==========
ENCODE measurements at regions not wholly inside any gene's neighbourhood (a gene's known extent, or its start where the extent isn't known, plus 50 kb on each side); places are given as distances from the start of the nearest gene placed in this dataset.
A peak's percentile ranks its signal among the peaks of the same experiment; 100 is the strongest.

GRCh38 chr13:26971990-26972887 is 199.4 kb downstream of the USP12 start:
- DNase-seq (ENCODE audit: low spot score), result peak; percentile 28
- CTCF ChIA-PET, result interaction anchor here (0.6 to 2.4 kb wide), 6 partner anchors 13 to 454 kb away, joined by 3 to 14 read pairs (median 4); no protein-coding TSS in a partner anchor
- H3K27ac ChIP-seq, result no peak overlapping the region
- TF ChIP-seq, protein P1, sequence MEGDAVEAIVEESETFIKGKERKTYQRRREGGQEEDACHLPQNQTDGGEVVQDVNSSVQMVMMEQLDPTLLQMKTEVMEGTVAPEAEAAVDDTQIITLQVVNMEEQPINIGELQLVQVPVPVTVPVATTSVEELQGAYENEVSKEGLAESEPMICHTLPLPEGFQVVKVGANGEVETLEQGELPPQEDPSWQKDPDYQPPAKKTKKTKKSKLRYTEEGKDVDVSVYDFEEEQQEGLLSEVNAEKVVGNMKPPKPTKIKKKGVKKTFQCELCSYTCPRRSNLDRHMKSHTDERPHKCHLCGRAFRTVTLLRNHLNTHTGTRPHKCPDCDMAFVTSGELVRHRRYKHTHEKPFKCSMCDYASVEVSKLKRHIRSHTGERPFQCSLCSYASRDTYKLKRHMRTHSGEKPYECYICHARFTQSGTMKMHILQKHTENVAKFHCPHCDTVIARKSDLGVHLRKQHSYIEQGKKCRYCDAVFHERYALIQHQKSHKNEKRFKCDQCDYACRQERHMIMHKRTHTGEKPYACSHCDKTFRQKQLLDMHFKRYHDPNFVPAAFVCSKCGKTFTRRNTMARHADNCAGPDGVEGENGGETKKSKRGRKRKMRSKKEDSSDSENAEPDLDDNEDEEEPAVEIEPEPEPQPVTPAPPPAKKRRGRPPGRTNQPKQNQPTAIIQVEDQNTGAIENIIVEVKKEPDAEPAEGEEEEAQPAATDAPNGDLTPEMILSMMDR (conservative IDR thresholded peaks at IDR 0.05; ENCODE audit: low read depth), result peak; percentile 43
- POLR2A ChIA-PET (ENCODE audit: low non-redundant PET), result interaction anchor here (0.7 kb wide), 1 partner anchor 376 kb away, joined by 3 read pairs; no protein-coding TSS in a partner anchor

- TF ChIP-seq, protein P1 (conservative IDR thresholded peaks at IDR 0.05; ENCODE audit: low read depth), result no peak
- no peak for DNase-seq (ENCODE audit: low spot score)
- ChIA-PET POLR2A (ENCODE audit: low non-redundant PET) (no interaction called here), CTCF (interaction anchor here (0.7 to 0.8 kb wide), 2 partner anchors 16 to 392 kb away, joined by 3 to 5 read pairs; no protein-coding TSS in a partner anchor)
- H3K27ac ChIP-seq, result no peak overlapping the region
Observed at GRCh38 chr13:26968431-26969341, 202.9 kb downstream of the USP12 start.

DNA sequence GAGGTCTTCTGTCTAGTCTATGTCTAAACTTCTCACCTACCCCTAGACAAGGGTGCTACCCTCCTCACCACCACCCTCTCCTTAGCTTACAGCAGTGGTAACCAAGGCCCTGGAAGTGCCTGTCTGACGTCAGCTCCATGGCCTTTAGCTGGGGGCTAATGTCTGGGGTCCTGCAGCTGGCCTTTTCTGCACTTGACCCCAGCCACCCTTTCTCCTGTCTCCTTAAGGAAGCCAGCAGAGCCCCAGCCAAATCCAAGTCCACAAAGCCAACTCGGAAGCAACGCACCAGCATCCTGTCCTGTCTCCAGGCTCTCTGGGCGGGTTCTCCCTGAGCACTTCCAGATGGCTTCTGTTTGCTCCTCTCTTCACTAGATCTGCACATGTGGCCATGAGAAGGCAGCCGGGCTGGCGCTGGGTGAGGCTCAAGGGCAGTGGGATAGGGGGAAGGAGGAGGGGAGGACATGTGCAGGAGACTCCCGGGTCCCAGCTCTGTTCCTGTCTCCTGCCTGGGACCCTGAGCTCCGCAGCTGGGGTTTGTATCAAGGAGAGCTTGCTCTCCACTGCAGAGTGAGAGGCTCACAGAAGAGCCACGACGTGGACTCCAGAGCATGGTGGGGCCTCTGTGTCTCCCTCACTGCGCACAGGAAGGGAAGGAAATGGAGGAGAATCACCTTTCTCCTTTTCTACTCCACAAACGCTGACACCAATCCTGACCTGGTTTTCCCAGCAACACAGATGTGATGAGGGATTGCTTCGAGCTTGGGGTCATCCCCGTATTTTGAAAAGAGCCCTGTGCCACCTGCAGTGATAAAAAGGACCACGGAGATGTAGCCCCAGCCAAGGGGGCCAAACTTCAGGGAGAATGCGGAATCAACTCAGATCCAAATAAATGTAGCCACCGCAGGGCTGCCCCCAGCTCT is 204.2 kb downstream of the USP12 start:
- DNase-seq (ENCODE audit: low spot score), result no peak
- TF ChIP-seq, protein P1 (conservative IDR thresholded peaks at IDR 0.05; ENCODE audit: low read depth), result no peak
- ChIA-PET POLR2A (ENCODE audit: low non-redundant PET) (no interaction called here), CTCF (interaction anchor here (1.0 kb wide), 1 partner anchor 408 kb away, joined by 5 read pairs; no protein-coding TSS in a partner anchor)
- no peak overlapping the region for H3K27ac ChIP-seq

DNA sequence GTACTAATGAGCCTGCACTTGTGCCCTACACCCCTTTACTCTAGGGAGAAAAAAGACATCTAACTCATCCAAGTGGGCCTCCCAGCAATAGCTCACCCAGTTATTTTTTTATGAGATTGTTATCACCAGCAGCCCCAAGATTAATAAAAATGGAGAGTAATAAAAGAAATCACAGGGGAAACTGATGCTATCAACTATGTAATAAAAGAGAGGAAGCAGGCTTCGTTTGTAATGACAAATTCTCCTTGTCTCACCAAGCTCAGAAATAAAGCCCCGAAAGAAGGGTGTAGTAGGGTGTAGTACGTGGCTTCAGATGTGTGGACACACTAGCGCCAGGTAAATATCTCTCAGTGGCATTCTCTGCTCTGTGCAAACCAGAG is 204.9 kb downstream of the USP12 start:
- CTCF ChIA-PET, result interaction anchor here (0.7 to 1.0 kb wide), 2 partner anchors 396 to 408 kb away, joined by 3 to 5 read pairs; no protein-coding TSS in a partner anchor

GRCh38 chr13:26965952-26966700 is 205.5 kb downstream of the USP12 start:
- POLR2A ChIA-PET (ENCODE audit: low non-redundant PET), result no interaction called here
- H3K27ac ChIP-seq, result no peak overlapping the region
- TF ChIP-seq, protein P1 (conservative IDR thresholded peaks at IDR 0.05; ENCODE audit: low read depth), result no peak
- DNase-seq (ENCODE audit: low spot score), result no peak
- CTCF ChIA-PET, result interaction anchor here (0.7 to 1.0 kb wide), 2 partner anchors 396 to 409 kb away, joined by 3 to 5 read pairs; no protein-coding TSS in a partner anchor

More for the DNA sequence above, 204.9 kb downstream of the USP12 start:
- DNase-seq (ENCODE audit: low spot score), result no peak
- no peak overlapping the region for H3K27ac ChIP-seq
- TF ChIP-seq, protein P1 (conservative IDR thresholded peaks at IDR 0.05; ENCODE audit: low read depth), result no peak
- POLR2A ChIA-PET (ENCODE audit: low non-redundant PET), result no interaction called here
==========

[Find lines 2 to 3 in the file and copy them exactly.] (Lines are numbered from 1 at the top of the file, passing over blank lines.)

A peak's percentile ranks its signal among the peaks of the same experiment; 100 is the strongest.

GRCh38 chr13:26971990-26972887 is 199.4 kb downstream of the USP12 start: